On July 20, the Facebook page of the Office of the High Commissioner for Human Rights (OHCHR) Cambodia shared the concern expressed by the Special Rapporteur Rhona Smith about the political situation in Cambodia.
Khmer Times took the extraordinary step of organising a series of roundtable discussions with political parties registered to contest this Sunday’s general election.
Al Jazeera, a reputable mainstream media, has moved to Cambodia in a series of supposedly explosive ‘expose’ videos.
Free and fair elections are critical in an electoral democracy. After nearly three decades of civil war and foreign occupation, Cambodia in 1993 adopted a liberal democratic political system.
The world is fragmenting. Uncertainties and risks are ascending and people are increasingly anxious about their future.
China is an old and true friend of Cambodia. Bilateral cooperation has produced remarkable results especially after the signing of a comprehensive strategic partnership agreement in 2010.
The US Department of the Treasury’s Office of Foreign Assets Control, have slapped sanctions on General Hing Bun Heang.
The much-anticipated summit between Kim Jong Un and Donald Trump was successfully held in Singapore with a one-on-one meeting.
The declaration of Prime Minister Hun Sen to keep steering the country for the next 10 years, until 2028, is a sign of continuity and trust in the PM given by the ruling Cambodian People’s Party.
Political debate is gaining steam in Cambodia as the 6th general election approaches. Twenty political parties have been registered to contest for 125 seats in the National Assembly.
Where should we look for a better analogy for the denuclearisation effort with North Korea? A more relevant precedent would be the 2015 nuclear deal that froze Iran’s nuclear weapons programme, from which the United States officially withdrew in early May, writes Karl P Mueller.
Sam Rainsy has lost it. His repeated calls for Cambodians to boycott the July general election have largely fallen on deaf ears.
High risks and uncertainties remain with regards to the Trump – Kim Summit, which is tentatively scheduled to take place on June 12 in Singapore.
The May 9 general election in Malaysia provides many valuable insights and lessons as well – and could serve as a wakeup call to Cambodia and Cambodian politicians.
The past two decades have seen increased collaboration between Cambodia and China most noticeably in the areas of investment, trade, and development assistance.
There are valuable and crucial lessons to be learned from the stunning election loss of the ruling National Front (Barisan Nasional), led by Datuk Seri Najib Tun Razak yesterday.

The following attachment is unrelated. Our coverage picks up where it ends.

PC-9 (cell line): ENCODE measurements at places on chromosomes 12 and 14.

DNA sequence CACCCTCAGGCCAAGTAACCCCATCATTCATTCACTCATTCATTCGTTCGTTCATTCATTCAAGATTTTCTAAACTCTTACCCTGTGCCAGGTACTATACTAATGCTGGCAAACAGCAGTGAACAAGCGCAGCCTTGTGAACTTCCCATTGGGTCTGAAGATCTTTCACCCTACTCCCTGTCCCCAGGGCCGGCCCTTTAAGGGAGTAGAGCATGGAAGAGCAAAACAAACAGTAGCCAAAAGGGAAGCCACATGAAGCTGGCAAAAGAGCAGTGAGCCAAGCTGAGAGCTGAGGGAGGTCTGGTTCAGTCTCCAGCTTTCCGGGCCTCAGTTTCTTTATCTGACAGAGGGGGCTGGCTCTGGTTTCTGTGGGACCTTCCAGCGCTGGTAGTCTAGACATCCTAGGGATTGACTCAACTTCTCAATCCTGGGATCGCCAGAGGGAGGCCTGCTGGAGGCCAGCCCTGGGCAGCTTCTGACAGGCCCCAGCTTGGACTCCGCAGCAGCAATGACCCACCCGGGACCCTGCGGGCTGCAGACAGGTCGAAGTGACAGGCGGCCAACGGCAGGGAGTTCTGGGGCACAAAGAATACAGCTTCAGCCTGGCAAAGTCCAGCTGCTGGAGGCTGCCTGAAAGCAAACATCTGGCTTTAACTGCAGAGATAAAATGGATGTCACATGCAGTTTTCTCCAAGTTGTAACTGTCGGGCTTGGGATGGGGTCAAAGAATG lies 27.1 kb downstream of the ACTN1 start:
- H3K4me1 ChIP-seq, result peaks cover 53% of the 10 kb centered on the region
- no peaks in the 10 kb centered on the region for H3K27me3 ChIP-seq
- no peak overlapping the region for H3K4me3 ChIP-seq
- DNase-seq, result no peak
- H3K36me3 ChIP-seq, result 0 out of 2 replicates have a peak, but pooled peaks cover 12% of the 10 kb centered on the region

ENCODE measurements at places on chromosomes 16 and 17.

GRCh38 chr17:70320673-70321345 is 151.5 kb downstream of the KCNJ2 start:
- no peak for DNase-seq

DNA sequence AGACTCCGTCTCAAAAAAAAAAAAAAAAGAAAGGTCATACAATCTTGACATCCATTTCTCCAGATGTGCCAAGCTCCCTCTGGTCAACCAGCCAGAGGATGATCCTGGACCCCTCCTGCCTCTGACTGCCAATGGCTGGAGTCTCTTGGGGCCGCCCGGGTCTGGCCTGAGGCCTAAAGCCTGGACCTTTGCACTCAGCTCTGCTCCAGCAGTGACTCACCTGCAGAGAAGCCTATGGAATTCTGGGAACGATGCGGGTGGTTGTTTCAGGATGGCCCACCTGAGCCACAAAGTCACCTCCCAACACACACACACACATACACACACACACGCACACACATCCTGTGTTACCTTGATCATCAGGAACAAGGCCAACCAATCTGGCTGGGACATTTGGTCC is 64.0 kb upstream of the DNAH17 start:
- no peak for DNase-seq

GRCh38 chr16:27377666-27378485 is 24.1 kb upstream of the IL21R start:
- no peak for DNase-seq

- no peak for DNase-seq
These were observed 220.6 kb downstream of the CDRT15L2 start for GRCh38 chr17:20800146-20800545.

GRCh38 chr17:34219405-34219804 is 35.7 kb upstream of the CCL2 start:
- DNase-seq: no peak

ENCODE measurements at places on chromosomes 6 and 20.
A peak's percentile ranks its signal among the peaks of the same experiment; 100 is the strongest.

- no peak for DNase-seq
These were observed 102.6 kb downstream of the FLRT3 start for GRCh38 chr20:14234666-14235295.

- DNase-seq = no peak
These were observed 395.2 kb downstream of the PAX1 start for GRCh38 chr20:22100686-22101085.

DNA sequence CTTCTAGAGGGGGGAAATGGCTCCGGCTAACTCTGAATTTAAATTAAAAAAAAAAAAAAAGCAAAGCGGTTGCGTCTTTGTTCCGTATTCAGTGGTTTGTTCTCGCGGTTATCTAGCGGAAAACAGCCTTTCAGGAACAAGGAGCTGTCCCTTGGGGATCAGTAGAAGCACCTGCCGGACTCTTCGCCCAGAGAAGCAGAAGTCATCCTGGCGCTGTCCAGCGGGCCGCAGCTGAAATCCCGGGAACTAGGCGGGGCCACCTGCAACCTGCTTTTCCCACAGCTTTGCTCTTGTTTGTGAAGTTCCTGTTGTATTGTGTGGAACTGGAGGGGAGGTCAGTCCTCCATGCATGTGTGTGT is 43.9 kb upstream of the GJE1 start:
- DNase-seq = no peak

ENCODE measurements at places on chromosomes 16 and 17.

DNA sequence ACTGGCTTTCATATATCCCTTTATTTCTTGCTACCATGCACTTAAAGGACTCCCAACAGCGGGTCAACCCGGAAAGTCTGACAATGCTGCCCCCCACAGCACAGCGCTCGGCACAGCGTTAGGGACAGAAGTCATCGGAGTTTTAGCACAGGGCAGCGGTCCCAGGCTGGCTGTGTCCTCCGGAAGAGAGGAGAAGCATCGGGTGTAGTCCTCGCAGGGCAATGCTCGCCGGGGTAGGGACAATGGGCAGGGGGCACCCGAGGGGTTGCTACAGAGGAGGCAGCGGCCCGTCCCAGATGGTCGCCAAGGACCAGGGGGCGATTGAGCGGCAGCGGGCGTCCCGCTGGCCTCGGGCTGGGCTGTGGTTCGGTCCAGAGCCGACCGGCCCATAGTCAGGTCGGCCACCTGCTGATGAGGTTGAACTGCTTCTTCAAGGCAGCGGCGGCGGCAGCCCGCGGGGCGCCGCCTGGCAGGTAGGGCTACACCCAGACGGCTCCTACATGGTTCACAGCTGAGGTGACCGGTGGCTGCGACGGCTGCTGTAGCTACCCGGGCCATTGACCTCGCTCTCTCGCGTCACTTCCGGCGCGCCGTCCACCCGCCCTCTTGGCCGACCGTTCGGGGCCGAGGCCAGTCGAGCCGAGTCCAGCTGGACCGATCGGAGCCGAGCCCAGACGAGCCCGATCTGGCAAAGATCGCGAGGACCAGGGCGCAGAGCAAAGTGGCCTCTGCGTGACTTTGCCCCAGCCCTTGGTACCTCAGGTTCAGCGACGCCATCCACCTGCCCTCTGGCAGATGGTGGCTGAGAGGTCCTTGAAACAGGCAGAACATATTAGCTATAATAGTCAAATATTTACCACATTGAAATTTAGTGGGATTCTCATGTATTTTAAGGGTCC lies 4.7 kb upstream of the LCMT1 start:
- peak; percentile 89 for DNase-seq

Sam Rainsy, since he was booted out of the royalist FUNCINPEC Party in 2004 has always maintained his stance on prevailing political conditions in the country until now.
Since his National Rescue Party was dissolved last year by the Cambodian government, CNRP’s former president Sam Rainsy has embarked on a worldwide campaign to build international pressure on Hun Sen’s government.
Both the ruling and opposition parties have upped the ante in their public diplomacy by travelling to different countries to explain political development in Cambodia from their own perspectives.
Never before have ties between the US and Cambodia been so low, since 1997. The bilateral relationship now is close to hitting rock-bottom level with a lack of mutual trust and understanding between both countries.
There are widespread political campaigns both at home and abroad to convince Cambodian citizens not to turn up and vote in the general election scheduled to be held on July 29.
When we are motivated by compassion and wisdom, the results of our actions benefit everyone, not just our individual selves or some immediate convenience.
Phrases such as an end to impunity, rule of law, democracy, patriotism, nationalism, freedom of speech, an end to one-party democracy, and an end to tyranny are all catch words, tag lines and phrases used by Sam Rainsy.
Is Cambodia going to hell? Are we plagued by communal violence as currently witnessed in Myanmar and Sri Lanka? Are Cambodians being threatened by starvation, as in South Sudan?
As a media voice that reflects the conscience of the people, we have strong concerns that Khmer Times’ privacy protection on social media, especially on Facebook, has been compromised.